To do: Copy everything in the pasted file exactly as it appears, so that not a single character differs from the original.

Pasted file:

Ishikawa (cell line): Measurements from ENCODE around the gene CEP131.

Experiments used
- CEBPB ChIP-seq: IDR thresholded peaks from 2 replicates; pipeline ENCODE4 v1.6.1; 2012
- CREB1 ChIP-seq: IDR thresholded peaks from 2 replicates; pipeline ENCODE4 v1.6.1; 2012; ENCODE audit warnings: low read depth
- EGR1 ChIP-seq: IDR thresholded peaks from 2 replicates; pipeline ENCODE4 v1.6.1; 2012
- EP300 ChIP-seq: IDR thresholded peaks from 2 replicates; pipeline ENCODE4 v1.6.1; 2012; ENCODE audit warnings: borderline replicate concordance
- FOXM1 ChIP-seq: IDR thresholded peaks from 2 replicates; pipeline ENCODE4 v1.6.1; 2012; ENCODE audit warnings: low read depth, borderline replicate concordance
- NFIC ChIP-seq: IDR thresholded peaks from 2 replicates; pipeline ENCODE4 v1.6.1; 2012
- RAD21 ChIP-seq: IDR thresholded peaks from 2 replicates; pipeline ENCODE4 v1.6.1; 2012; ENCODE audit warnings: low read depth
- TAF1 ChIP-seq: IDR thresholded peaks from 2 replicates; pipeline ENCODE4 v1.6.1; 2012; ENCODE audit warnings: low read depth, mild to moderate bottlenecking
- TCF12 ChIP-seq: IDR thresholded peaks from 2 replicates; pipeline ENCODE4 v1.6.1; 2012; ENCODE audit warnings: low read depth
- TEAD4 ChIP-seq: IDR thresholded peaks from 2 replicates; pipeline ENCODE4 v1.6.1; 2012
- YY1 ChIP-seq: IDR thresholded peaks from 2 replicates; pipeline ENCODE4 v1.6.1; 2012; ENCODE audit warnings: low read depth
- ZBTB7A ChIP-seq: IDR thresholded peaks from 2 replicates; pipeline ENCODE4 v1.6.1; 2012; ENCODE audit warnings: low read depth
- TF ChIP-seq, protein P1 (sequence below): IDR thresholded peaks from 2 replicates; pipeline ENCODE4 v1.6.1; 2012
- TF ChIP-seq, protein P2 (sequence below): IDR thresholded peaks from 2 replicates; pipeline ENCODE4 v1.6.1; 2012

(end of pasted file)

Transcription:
Ishikawa (cell line): Measurements from ENCODE around the gene CEP131.

Experiments used
- CEBPB ChIP-seq: IDR thresholded peaks from 2 replicates; pipeline ENCODE4 v1.6.1; 2012
- CREB1 ChIP-seq: IDR thresholded peaks from 2 replicates; pipeline ENCODE4 v1.6.1; 2012; ENCODE audit warnings: low read depth
- EGR1 ChIP-seq: IDR thresholded peaks from 2 replicates; pipeline ENCODE4 v1.6.1; 2012
- EP300 ChIP-seq: IDR thresholded peaks from 2 replicates; pipeline ENCODE4 v1.6.1; 2012; ENCODE audit warnings: borderline replicate concordance
- FOXM1 ChIP-seq: IDR thresholded peaks from 2 replicates; pipeline ENCODE4 v1.6.1; 2012; ENCODE audit warnings: low read depth, borderline replicate concordance
- NFIC ChIP-seq: IDR thresholded peaks from 2 replicates; pipeline ENCODE4 v1.6.1; 2012
- RAD21 ChIP-seq: IDR thresholded peaks from 2 replicates; pipeline ENCODE4 v1.6.1; 2012; ENCODE audit warnings: low read depth
- TAF1 ChIP-seq: IDR thresholded peaks from 2 replicates; pipeline ENCODE4 v1.6.1; 2012; ENCODE audit warnings: low read depth, mild to moderate bottlenecking
- TCF12 ChIP-seq: IDR thresholded peaks from 2 replicates; pipeline ENCODE4 v1.6.1; 2012; ENCODE audit warnings: low read depth
- TEAD4 ChIP-seq: IDR thresholded peaks from 2 replicates; pipeline ENCODE4 v1.6.1; 2012
- YY1 ChIP-seq: IDR thresholded peaks from 2 replicates; pipeline ENCODE4 v1.6.1; 2012; ENCODE audit warnings: low read depth
- ZBTB7A ChIP-seq: IDR thresholded peaks from 2 replicates; pipeline ENCODE4 v1.6.1; 2012; ENCODE audit warnings: low read depth
- TF ChIP-seq, protein P1 (sequence below): IDR thresholded peaks from 2 replicates; pipeline ENCODE4 v1.6.1; 2012
- TF ChIP-seq, protein P2 (sequence below): IDR thresholded peaks from 2 replicates; pipeline ENCODE4 v1.6.1; 2012